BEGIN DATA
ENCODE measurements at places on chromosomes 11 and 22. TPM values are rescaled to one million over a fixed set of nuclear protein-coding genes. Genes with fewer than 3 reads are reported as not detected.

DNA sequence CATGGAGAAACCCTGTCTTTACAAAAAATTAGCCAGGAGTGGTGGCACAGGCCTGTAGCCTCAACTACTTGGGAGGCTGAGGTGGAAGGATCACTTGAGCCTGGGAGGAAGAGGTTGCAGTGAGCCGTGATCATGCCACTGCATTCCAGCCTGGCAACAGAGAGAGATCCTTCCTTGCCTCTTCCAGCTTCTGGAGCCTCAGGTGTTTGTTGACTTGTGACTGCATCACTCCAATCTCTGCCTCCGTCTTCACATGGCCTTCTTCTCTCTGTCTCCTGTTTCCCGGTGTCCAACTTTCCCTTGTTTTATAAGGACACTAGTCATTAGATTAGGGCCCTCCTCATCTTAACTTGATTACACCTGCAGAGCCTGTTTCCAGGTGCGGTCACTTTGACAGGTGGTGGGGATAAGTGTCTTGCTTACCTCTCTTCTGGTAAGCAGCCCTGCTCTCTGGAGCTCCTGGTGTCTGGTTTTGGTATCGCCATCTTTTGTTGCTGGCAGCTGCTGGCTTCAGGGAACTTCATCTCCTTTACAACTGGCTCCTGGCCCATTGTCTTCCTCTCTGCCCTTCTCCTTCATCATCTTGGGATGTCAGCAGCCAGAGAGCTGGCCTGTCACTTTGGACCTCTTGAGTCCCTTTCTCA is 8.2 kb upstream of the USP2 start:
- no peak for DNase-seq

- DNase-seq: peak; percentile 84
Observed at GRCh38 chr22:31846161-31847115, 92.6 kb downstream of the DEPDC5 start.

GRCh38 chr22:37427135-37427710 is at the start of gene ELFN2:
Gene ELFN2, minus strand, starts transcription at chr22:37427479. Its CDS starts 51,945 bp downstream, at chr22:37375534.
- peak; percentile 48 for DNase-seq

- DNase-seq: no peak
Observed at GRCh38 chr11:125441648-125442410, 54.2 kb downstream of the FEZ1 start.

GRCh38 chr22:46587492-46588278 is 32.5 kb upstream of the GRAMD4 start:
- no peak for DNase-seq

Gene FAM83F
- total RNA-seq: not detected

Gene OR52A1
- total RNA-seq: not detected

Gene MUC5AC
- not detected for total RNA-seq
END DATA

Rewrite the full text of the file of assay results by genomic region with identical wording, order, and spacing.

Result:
ENCODE measurements at places on chromosomes 11 and 22. TPM values are rescaled to one million over a fixed set of nuclear protein-coding genes. Genes with fewer than 3 reads are reported as not detected.

DNA sequence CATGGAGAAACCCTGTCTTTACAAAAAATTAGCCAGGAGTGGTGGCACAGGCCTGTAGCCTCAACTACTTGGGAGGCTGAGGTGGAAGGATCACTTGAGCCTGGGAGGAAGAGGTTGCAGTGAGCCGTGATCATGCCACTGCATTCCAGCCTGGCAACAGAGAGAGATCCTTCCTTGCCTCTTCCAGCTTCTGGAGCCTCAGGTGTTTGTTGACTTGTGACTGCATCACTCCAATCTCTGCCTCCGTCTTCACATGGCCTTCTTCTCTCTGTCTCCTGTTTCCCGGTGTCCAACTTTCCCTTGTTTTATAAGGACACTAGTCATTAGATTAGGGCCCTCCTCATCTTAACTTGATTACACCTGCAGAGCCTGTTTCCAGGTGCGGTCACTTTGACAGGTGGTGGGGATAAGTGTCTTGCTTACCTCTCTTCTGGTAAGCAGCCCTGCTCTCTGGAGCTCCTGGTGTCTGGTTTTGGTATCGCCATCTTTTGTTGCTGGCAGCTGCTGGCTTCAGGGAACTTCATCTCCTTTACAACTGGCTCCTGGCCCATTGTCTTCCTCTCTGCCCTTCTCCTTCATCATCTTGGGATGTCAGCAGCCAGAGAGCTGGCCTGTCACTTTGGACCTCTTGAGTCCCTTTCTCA is 8.2 kb upstream of the USP2 start:
- no peak for DNase-seq

- DNase-seq: peak; percentile 84
Observed at GRCh38 chr22:31846161-31847115, 92.6 kb downstream of the DEPDC5 start.

GRCh38 chr22:37427135-37427710 is at the start of gene ELFN2:
Gene ELFN2, minus strand, starts transcription at chr22:37427479. Its CDS starts 51,945 bp downstream, at chr22:37375534.
- peak; percentile 48 for DNase-seq

- DNase-seq: no peak
Observed at GRCh38 chr11:125441648-125442410, 54.2 kb downstream of the FEZ1 start.

GRCh38 chr22:46587492-46588278 is 32.5 kb upstream of the GRAMD4 start:
- no peak for DNase-seq

Gene FAM83F
- total RNA-seq: not detected

Gene OR52A1
- total RNA-seq: not detected

Gene MUC5AC
- not detected for total RNA-seq